Japan Likely to Add Fin Whales to Species Targeted by Commercial Whaling

Yomiuri Shimbun file photo
Fisheries Agency

The Fisheries Agency intends to add fin whales to the three species of whale that Japan has targeted since the nation resumed commercial whaling in 2019, it has been learned.

After inviting public opinions on the issue, the agency will present its annual catch quota at a June meeting of the Fisheries Policy Council and is expected to make a formal decision in July. The fin whale would be the first species added to Japan’s list of targeted whales since commercial whaling resumed.

Japan currently catches minke, Bryde’s and sei whales, which are confirmed to have sufficient stocks based on survey methods accepted by the International Whaling Commission (IWC). The agency sets quotas for each species, and last year a total of 294 whales were caught.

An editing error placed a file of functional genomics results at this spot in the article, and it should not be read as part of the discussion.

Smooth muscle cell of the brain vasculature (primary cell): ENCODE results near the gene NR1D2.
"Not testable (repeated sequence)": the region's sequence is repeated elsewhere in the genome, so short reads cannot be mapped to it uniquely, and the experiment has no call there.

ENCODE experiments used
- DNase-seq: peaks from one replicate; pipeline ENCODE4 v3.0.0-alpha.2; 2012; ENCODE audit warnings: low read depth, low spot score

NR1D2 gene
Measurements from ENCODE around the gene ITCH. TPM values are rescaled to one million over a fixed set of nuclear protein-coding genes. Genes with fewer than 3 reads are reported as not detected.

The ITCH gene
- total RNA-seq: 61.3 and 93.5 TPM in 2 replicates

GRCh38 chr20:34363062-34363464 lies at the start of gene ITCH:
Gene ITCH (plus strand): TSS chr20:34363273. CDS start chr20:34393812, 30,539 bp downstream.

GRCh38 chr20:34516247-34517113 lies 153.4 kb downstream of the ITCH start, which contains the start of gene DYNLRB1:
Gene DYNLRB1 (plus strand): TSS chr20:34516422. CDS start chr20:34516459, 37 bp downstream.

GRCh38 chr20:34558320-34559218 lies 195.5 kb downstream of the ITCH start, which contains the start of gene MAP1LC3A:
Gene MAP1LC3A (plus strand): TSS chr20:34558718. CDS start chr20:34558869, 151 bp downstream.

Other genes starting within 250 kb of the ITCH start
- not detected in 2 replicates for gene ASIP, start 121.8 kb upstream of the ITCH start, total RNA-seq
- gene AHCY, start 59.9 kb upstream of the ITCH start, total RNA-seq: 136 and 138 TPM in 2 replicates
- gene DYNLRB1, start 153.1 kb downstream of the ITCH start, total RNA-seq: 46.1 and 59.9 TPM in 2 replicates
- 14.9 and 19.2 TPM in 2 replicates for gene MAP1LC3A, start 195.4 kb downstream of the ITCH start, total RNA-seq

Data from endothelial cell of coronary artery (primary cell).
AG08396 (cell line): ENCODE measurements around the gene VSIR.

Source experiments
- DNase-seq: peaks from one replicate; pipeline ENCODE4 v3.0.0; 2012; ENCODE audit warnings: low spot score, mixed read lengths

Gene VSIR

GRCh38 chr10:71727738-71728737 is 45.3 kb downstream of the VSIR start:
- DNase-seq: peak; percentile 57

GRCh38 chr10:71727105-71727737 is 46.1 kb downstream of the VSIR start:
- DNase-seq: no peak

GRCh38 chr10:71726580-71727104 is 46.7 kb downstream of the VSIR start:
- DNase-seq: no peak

Fin whales are the second-largest species of whale, smaller only than blue whales, which are the largest animals in the world. The agency decided to add fin whales to the list after surveys confirmed there were plentiful stocks of them in the northern Pacific Ocean. Public opinions will be accepted on this issue until June 5.

The Yomiuri Shimbun

The IWC declared a moratorium on commercial whaling in 1982 to protect whales, and Japan stopped catching whales for commercial purposes in 1988. The nation later conducted “research whaling” to examine whale numbers and other details. Japan withdrew from the IWC on June 30, 2019 and resumed commercial whaling the next day in its territorial waters and exclusive economic zones.

According to the agency, public consumption of whale meat peaked at about 230,000 tons in fiscal 1962 and has hovered around just 2,000 tons in recent years. The government has earmarked ¥5.1 billion in this fiscal year’s budget to support efforts such as having whale meat served in school lunches and promoting sales by whaling companies.